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Petraeus had Bush's ear. Will Mike Mullen have Obama's?

The Joint Chiefs chairman may come closer to the views of the new president.

By Gordon LuboldStaff writer of The Christian Science Monitor / November 20, 2008

Top adviser? Chairman of the Joint Chiefs of Staff Adm. Mike Mullen during an interview at the Pentagon Tuesday.

Haraz N. Ghanbari/AP

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Military advice will abound as President-elect Obama decides what course to pursue in volatile Afghanistan and Pakistan, its neighbor.

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Defense officials are conducting no fewer than three separate strategy assessments to help Mr. Obama decide on a new approach to confront the radical Islamic forces sowing unrest in the region. One report will come from Gen. David Petraeus, who came to represent the voice of the Bush administration on Iraq and who now oversees the wars in both Iraq and Afghanistan. Another due in coming days is from Lt. Gen. Douglas Lute, the "war czar" at the National Security Council.

But the one that may count the most, say sources in and outside the Pentagon, is the assessment by Adm. Mike Mullen, the chairman of the Joint Chiefs of Staff. For months, the chairman has said the US must do more to reverse deteriorating security in Afghanistan – a view Obama is known to share.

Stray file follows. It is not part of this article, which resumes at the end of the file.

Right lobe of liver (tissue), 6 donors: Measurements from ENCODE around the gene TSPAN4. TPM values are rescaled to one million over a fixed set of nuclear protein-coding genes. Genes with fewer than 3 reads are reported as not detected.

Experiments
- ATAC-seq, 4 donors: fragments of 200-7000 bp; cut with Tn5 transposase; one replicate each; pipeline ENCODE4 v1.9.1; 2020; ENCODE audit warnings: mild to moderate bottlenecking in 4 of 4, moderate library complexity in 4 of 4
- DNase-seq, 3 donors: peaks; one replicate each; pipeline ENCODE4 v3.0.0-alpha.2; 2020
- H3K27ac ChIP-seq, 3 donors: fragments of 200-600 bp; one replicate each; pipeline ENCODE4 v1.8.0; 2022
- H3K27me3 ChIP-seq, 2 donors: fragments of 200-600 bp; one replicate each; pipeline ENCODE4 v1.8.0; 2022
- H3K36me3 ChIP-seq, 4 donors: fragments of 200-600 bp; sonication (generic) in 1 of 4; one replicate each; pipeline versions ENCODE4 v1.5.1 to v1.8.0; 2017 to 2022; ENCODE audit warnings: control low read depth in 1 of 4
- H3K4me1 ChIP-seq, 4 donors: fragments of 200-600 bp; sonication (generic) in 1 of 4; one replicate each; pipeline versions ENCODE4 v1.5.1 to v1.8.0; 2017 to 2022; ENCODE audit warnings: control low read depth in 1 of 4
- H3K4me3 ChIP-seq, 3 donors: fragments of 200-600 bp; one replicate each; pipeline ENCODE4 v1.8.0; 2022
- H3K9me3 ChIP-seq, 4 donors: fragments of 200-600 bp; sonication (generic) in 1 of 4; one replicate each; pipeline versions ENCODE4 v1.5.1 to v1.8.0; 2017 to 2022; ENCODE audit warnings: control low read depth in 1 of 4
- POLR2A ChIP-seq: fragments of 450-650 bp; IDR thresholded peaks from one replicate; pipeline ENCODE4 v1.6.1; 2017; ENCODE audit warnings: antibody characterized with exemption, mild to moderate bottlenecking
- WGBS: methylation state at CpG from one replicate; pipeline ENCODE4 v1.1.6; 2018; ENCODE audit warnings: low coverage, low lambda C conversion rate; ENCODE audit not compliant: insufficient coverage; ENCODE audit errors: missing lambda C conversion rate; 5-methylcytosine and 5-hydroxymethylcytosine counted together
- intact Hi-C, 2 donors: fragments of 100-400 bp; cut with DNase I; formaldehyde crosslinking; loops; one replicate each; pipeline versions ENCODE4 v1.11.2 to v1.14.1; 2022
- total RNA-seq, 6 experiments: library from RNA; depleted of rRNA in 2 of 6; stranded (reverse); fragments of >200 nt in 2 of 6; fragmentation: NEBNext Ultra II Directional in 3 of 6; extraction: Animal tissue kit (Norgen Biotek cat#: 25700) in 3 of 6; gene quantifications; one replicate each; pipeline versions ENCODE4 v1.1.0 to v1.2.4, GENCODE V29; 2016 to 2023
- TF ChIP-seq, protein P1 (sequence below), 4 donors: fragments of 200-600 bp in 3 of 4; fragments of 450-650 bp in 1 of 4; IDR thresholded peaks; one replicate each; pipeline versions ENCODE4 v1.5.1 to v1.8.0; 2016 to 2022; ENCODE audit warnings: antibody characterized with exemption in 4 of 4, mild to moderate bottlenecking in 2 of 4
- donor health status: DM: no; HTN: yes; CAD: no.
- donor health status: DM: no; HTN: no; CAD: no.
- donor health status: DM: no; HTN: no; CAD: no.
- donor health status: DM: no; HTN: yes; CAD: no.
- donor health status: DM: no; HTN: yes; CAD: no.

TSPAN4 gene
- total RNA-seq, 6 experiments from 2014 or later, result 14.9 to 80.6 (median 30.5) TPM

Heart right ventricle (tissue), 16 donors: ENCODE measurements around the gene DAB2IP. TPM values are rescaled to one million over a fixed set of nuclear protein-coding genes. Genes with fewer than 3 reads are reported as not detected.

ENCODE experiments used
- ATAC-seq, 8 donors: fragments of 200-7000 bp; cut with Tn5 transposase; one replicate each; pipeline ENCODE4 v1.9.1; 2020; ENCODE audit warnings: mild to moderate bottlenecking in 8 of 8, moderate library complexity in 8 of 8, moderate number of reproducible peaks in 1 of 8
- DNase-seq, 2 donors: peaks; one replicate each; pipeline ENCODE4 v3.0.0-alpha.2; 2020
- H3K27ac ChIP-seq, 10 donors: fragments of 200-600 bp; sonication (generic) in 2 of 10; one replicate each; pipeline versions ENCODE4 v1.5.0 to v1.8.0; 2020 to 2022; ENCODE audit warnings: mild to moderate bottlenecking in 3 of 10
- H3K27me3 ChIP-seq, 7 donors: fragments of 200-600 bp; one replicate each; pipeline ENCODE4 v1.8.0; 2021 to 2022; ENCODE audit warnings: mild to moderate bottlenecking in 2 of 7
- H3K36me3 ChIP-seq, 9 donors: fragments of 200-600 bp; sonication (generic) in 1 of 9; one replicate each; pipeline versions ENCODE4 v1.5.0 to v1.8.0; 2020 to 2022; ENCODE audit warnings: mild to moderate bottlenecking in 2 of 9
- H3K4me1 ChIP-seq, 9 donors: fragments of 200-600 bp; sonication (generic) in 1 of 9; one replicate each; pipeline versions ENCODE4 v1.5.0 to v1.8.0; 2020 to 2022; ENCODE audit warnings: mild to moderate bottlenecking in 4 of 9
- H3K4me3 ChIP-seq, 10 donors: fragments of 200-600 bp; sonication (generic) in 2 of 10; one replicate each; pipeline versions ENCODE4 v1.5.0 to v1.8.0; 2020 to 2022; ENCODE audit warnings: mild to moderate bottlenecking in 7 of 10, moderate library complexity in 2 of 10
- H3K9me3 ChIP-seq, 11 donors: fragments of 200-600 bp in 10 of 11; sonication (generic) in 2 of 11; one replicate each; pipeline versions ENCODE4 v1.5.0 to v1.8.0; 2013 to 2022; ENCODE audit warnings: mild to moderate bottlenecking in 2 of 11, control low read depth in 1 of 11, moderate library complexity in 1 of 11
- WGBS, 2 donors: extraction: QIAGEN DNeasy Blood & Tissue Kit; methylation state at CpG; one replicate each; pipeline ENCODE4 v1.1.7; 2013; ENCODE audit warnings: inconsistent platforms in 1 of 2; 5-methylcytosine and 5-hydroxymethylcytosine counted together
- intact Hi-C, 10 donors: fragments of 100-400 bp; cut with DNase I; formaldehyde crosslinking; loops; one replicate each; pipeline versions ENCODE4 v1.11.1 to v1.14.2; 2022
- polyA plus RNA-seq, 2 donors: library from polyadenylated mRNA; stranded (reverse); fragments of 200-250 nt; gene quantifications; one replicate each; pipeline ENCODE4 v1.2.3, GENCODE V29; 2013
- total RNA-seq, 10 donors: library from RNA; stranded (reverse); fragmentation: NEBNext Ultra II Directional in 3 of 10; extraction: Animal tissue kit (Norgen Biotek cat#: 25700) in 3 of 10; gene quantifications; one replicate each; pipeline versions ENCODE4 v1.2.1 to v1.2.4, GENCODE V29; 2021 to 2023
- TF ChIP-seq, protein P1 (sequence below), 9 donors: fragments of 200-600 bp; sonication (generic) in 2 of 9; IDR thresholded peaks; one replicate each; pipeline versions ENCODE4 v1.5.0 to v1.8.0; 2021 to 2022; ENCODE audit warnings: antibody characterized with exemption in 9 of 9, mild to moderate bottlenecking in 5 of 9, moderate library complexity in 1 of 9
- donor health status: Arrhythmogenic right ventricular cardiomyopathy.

The three reports may help settle the question of who at the Pentagon will have the new president's ear – and many expect Admiral Mullen to assert his position as top military adviser. General Petraeus's views held sway during the latter years of the Bush presidency, when the administration was desperate for a turnaround in Iraq. But Petraeus is now aligned in public thought with Bush policies, and Obama may feel he needs a new face to represent US military endeavors. This could well be Mullen, who is keen to restore the authority of his post, which had eroded under President Bush.

"Ultimately, the chairman is by law the principle military adviser," says Rep. Joe Sestak, (D) of Pennsylvania, who retired from the Navy in 2005 as a two-star admiral and then ran for Congress. "He alone walks into the Oval Office and says 'Here's what I believe.' "

The connection Petraeus had to the White House, which was encouraged by Mr. Bush, irked some senior officers at the Pentagon who believed they were put at a disadvantage when they tried to provide advice on the "surge" of American troops in Iraq.

Obama, whose advisers are attuned to that friction, shows signs of wanting to also restore the advisory authority of the chairman. Mullen's scope by definition is broader, including not only the challenges in Iraq and Afghanistan but also the strains on the force. Obama mentions the chairman or Joint Chiefs repeatedly in public remarks.